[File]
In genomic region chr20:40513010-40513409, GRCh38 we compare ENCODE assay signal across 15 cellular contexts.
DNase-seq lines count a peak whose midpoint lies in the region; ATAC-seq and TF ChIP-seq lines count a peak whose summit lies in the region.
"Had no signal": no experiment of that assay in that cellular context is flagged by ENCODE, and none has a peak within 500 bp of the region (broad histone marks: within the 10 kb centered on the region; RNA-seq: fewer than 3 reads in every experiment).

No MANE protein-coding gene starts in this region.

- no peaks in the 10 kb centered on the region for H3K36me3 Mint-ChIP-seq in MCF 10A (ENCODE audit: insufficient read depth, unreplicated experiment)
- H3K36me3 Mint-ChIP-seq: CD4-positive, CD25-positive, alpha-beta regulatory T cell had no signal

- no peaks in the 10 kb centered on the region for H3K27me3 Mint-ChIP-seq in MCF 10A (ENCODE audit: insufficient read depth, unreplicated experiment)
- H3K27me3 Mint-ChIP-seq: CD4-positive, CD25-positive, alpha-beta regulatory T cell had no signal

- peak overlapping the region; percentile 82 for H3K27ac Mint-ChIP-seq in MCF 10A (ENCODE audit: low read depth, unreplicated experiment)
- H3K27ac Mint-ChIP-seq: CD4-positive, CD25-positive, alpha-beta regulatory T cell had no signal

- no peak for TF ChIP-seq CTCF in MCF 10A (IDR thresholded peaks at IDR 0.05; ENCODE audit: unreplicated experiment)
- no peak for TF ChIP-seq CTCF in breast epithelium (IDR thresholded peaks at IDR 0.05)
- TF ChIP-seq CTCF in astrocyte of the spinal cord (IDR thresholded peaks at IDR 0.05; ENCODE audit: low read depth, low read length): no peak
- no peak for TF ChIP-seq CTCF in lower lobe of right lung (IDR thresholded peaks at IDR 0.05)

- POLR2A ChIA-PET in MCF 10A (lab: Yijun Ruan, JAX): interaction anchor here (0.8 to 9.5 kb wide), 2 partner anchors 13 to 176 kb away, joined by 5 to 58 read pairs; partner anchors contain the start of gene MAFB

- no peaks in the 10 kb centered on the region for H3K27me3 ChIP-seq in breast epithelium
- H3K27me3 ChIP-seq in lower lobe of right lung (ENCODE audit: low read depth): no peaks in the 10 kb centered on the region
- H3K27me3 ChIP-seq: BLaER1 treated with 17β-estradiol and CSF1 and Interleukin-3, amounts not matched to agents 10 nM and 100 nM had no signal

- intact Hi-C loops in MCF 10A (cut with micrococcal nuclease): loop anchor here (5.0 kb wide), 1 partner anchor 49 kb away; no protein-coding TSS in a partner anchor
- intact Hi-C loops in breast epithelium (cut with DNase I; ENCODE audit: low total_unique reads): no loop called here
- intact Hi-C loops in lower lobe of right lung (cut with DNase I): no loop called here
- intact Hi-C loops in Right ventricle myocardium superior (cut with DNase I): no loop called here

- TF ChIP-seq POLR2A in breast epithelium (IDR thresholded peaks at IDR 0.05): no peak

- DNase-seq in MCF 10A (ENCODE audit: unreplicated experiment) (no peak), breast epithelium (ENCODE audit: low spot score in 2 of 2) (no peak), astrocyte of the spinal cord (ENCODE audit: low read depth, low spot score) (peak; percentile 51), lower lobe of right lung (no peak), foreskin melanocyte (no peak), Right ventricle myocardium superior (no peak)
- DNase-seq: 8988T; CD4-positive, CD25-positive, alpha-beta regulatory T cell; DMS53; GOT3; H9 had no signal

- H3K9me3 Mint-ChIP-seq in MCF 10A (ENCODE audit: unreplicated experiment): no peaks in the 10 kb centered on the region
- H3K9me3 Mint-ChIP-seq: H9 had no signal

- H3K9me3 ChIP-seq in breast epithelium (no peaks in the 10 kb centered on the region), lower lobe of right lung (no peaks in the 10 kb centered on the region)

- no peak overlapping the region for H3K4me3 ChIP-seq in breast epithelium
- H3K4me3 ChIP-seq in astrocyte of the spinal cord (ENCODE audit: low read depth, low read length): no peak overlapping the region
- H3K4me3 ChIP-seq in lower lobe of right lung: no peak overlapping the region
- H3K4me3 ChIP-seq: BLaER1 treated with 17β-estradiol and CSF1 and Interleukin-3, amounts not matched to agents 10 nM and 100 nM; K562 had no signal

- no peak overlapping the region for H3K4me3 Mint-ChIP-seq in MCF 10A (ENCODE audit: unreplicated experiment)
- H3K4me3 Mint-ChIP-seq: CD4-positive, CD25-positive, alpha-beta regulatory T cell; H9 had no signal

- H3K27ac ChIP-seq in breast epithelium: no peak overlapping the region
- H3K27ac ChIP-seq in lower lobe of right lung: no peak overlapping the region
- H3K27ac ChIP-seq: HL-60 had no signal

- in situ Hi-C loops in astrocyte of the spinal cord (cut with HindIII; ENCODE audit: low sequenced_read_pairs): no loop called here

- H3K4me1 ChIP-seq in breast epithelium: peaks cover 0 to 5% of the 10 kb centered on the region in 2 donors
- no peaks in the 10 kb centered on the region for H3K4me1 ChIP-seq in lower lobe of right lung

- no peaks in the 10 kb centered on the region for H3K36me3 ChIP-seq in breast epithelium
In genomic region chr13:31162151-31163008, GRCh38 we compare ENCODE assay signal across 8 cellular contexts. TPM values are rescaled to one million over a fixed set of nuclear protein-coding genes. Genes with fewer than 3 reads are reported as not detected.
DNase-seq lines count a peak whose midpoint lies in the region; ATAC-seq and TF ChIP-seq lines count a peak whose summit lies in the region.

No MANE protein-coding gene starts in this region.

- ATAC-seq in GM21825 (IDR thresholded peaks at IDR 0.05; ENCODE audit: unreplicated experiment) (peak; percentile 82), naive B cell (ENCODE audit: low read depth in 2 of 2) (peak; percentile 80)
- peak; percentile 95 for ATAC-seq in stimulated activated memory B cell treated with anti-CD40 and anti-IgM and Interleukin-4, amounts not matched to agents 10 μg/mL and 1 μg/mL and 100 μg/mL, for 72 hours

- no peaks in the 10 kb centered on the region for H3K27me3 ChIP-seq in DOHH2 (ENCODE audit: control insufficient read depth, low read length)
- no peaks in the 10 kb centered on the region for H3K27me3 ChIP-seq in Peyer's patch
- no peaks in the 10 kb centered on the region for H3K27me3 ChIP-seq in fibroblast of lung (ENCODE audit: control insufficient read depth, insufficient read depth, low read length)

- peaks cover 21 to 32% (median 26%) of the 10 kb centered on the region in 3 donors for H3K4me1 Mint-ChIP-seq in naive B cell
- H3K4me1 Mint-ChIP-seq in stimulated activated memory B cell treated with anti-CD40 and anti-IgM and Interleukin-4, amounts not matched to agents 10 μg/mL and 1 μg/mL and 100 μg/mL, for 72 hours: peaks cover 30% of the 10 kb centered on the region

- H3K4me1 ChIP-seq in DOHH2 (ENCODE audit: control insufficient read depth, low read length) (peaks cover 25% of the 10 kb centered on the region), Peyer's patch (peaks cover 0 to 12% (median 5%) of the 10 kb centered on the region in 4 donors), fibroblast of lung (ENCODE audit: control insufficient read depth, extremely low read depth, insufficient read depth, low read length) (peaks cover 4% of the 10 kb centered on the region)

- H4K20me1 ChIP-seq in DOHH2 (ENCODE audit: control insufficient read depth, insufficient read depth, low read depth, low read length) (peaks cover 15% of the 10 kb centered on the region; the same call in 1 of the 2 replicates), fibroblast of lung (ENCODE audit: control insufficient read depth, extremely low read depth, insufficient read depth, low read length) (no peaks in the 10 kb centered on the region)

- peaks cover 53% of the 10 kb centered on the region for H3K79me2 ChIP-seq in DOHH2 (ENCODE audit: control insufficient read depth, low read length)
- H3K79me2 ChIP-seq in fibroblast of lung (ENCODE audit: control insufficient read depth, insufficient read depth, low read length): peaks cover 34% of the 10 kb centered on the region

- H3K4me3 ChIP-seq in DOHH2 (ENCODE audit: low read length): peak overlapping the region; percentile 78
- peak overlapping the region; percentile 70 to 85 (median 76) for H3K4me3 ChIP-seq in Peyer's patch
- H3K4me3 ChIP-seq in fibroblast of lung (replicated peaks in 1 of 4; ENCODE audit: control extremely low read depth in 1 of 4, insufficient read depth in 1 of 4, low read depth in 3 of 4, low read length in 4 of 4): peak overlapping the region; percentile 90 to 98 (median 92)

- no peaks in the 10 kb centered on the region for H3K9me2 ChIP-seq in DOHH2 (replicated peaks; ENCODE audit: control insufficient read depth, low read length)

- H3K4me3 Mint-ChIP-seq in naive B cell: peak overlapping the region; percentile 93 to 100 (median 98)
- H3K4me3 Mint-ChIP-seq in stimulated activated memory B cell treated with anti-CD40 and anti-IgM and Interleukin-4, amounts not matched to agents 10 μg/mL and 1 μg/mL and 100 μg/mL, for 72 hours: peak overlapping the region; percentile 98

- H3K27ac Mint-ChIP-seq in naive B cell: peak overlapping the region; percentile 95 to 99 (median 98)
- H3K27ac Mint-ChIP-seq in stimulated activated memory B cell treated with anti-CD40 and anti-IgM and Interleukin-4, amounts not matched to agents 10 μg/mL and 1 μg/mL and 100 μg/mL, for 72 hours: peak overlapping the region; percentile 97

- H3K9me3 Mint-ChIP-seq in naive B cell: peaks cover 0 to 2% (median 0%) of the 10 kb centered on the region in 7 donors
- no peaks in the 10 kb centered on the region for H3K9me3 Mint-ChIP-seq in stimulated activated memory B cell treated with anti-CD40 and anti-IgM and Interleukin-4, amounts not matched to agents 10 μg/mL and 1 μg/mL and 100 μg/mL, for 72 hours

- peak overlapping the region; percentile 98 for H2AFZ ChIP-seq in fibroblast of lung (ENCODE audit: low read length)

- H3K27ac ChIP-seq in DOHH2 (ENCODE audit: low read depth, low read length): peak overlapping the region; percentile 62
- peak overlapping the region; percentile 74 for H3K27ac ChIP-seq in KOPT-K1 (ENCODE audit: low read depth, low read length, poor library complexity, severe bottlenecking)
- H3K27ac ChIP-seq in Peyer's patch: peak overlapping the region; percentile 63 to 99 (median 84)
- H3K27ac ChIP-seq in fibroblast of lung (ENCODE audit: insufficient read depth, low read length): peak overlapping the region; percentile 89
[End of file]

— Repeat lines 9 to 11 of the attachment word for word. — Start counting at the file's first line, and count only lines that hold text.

- peak overlapping the region; percentile 82 for H3K27ac Mint-ChIP-seq in MCF 10A (ENCODE audit: low read depth, unreplicated experiment)
- H3K27ac Mint-ChIP-seq: CD4-positive, CD25-positive, alpha-beta regulatory T cell had no signal

- no peak for TF ChIP-seq CTCF in MCF 10A (IDR thresholded peaks at IDR 0.05; ENCODE audit: unreplicated experiment)